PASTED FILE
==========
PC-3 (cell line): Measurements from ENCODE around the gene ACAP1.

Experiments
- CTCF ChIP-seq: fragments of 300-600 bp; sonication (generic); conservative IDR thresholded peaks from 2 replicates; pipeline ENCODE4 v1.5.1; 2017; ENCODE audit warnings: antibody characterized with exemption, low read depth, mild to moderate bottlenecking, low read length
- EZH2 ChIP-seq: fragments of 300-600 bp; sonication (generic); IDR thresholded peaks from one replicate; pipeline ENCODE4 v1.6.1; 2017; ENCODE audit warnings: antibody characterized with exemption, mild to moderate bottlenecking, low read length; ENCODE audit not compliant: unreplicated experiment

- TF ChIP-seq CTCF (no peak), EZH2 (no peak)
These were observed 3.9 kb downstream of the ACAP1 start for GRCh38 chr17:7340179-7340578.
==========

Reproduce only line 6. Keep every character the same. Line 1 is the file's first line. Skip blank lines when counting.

These were observed 3.9 kb downstream of the ACAP1 start for GRCh38 chr17:7340179-7340578.